In this post, I want to discuss what are workplace services, how they have evolved, how they are evolving and what it means to the service catalog.
Workplace services are those services that employees need in order to do their jobs. They include computers, phones, offices, new employee set up, terminations, access to applications and anything else you can imagine. I have seen tens of thousands of service definitions both common and unusual.
Common ones are the desktop computer variety, but even these sometimes have an unusual bent. For example, banks have different workstations for tellers than admin staff. Other have engineering workstations that are different salespeople. Role definition becomes a pretty important aspect of a service catalog implementation.
Unusual ones were “Report chemical fire”, “Order Executive Sedan”, “Inter-factory mail”, and “File patent idea”. Patent as a service, if you will
If it was something that could be requested, it went in the catalog. Today some customers have 1,500+ service definitions in their catalogs with user bases in the 350,000 employees.
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Tags: Cisco Intelligent Automation for Cloud, cisco workplace portal, Cloud Management, intelligent automation, orchestration, self-service, unified management, workplace services
This is a must read for those who want to deeply understand the philosophy behind Cisco’s automation product portfolio
It should not be news to you that Cisco has invested in software products to drive the management and automation of clouds, datacenters, and applications. Intelligent Automation is the name that we have for the management and orchestration solutions in the Intelligent Automation Solutions Business Unit in Cisco’s Cloud and Systems Management Technology Group.
What is so intelligent about Cisco’s automation products? Besides the official marketing and product management answers, I polled our Business Unit and Advanced Services teams and got the following responses (which I distilled a bit). Oh and by the way, one constraint was that we cannot use Intelligent in the definition of Intelligent Automation (harder than you might think).
The top winners for the best contributions are: Oleg Danilov (Solution Architect), Mynul Hoda (Technical Leader), Peter Charpentier (Solution Architect), Frank Contrepois (Network Consulting Engineer) and Devendran Rethinavelu (QA Engineer).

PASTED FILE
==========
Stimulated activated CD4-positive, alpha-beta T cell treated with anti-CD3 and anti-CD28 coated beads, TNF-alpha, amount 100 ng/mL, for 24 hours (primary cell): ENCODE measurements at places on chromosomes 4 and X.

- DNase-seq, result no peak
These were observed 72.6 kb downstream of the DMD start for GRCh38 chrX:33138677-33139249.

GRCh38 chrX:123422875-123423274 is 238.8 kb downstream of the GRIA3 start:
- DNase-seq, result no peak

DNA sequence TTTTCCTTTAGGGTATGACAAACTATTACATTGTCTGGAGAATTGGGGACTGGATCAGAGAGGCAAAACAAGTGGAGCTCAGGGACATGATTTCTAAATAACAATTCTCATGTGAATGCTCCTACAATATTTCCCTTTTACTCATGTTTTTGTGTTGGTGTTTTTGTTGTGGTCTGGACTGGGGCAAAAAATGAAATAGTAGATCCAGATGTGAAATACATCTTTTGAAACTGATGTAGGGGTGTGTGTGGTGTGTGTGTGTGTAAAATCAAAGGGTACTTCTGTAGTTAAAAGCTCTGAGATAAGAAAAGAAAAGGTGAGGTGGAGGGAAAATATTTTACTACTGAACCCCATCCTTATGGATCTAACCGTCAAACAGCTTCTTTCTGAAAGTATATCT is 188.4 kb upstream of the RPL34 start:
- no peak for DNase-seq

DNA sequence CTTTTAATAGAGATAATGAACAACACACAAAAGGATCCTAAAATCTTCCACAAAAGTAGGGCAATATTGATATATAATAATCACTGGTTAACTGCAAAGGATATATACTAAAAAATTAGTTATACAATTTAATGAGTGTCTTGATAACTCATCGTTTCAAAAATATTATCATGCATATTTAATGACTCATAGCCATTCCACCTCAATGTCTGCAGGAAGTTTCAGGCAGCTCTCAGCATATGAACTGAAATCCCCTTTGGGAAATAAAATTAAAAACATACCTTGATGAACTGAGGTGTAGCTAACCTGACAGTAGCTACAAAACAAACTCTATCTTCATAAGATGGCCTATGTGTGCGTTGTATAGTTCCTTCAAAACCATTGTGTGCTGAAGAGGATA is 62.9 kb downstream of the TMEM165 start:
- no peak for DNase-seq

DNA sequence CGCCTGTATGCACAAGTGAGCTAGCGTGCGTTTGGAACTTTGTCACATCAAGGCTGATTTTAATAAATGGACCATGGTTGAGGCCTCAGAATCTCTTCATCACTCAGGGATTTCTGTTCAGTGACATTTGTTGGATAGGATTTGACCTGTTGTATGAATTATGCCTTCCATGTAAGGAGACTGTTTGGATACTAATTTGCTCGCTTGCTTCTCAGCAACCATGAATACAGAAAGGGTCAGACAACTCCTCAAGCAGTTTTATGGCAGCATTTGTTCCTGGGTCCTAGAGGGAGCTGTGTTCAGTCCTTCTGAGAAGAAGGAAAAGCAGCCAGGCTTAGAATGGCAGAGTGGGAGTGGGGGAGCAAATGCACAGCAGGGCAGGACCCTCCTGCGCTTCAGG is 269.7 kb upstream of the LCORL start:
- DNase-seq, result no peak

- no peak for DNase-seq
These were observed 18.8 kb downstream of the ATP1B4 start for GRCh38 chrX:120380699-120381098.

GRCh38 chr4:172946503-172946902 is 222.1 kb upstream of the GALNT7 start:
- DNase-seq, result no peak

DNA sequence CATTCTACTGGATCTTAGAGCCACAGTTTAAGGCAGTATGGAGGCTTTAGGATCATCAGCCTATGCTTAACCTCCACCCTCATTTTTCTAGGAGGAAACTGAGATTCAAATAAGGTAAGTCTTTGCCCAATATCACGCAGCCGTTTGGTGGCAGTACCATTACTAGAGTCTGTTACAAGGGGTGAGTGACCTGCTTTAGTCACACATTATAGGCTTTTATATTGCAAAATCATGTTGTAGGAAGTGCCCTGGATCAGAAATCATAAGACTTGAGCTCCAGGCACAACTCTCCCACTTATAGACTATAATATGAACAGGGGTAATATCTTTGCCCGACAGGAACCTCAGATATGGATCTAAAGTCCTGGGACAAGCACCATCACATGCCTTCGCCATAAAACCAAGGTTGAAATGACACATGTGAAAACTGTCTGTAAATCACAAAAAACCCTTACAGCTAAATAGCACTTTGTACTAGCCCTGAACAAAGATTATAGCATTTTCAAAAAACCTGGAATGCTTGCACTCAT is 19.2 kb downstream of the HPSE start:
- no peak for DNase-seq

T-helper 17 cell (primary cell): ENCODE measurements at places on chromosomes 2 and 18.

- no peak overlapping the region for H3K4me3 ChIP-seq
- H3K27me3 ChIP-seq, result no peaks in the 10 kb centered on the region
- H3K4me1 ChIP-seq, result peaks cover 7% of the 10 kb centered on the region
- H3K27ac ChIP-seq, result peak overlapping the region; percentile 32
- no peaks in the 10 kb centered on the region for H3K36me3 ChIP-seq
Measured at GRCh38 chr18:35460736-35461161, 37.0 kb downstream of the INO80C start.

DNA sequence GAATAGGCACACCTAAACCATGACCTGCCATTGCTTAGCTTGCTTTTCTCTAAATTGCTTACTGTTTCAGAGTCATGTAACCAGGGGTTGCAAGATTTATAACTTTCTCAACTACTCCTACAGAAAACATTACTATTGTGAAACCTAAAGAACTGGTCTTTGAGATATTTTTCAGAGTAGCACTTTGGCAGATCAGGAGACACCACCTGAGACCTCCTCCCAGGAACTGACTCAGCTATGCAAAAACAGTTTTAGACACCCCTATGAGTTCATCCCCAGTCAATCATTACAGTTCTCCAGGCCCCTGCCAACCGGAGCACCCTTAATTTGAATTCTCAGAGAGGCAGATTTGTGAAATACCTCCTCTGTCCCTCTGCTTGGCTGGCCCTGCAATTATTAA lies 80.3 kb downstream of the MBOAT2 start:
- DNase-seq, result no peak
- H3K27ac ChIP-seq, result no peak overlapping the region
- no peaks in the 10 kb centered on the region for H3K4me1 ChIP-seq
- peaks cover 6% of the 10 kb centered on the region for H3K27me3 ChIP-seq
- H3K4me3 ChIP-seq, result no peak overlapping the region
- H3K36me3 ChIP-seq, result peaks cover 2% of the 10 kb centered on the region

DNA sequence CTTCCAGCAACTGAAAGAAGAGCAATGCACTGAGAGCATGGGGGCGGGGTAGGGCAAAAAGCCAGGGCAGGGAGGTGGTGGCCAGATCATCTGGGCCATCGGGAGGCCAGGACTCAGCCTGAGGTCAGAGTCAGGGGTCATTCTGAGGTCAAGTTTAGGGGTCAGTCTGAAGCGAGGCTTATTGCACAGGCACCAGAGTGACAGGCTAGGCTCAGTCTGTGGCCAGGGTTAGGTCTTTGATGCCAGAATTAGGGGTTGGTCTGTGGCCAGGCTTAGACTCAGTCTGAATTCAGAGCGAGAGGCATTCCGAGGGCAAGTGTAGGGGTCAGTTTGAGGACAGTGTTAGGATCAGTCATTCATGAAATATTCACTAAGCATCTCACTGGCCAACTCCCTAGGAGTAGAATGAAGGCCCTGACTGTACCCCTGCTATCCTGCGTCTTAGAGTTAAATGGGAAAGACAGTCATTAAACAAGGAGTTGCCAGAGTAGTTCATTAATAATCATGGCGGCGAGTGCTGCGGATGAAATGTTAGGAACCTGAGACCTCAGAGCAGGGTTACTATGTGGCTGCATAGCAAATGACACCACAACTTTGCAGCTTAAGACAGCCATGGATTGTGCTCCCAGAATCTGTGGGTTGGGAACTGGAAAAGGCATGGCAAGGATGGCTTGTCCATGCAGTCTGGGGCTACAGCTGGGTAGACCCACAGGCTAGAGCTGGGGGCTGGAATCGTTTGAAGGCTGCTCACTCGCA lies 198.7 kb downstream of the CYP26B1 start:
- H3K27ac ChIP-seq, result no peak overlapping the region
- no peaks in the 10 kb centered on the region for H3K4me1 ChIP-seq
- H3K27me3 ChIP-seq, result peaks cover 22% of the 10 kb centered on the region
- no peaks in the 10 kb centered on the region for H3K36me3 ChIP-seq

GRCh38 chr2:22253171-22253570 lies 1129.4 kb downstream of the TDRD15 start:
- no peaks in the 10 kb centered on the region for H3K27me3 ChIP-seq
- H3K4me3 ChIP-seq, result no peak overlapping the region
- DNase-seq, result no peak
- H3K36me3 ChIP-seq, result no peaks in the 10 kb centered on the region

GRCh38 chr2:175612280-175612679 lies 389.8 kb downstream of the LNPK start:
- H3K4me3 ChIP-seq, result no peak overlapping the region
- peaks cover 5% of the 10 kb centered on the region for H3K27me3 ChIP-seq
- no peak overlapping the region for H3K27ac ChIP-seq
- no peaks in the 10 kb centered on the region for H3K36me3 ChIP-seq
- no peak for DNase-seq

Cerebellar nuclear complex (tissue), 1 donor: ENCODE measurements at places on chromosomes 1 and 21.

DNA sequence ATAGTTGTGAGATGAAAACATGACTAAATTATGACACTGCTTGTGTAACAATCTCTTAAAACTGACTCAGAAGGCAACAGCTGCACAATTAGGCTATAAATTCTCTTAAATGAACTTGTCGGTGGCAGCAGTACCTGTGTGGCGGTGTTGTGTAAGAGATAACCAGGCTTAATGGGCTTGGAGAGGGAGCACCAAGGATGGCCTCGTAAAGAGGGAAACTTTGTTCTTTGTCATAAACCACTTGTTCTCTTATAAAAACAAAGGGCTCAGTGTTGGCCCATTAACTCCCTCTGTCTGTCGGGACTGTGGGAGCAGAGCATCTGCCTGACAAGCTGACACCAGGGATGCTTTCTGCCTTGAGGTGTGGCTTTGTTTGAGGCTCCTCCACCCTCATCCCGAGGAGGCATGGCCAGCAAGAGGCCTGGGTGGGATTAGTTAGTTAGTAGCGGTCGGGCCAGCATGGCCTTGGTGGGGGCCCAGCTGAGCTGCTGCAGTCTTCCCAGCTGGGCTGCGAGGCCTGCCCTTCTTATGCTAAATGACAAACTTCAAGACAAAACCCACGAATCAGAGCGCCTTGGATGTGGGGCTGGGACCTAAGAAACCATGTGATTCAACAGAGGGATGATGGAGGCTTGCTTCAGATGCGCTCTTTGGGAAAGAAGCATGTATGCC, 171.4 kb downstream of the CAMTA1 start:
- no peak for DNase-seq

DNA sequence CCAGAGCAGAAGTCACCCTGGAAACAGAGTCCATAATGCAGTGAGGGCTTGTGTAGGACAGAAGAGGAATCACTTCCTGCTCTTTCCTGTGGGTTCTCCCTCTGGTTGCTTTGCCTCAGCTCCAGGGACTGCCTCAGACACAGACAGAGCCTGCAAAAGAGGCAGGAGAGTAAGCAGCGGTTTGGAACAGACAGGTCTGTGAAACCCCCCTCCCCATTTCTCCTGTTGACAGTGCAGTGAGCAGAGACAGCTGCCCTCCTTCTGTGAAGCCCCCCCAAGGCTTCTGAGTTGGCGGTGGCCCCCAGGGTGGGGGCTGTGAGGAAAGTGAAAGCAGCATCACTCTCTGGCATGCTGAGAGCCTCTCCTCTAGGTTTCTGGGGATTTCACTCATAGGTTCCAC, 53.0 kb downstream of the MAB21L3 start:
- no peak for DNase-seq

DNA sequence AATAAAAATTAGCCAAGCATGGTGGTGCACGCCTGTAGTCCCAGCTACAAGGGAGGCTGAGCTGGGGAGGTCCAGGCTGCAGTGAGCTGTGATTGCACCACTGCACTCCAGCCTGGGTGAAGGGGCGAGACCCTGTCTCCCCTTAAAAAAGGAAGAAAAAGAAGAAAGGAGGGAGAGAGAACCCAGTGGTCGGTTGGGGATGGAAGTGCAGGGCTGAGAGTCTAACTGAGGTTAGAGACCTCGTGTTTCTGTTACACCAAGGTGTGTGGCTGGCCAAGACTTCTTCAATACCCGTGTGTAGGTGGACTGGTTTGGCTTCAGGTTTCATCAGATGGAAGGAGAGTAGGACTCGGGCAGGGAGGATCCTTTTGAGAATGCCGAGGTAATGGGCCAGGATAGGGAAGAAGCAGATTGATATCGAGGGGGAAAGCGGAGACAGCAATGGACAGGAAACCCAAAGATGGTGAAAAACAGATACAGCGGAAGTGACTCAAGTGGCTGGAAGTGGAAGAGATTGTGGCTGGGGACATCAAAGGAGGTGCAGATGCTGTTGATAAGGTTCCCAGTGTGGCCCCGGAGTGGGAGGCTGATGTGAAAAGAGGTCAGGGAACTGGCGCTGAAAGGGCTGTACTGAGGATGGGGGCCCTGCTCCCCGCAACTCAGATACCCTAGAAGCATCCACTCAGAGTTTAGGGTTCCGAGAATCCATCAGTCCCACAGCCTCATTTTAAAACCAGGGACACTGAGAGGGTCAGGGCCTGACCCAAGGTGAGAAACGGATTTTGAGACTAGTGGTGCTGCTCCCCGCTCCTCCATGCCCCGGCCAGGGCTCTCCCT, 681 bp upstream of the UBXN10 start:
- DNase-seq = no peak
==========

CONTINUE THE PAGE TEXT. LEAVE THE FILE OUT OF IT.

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Tags: automated provisioning, Cisco CloudVerse, Cisco Intelligent Automation, data center, data center provisioning, intelligent automation, orchestration, self-service
Please be aware that this product is no longer sold.
As Jason Schroedl announced, http://blogs.cisco.com/datacenter/announcing-the-new-cisco-intelligent-automation-for-cloud-starter-edition Cisco’s Intelligent Automation Solutions Business Unit, in conjunction with the Unified Computing System has just announced a solution for customers of UCS and vCenter that want a Cloud Automation system that can perform both Physical and Virtual server provisioning. It is called the starter edition for a reason. We find that many customers are not sure what they want from their cloud and are looking for a great place to start. This is not what I call the “starship enterprise” of clouds. It is the first step that a company will take on their cloud journey.
See my previous blog for some key concepts of success cloud deployments: http://blogs.cisco.com/datacenter/five-things-that-successful-cloud-deployments-have-in-common/ and on my cloud owner manifesto for successful cloud builders: http://blogs.cisco.com/datacenter/cloud-owner-manifesto-12-habits-of-successful-cloud-builders/ .
Let’s look at typical cloud deployments.
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Tags: automated provisioning, Cisco CloudVerse, Cisco UCS, Cisco UCSM, cloud, data center provisioning, devops, devtest, intelligent automation, orchestration, private cloud, self-service, server provisioning, starter edition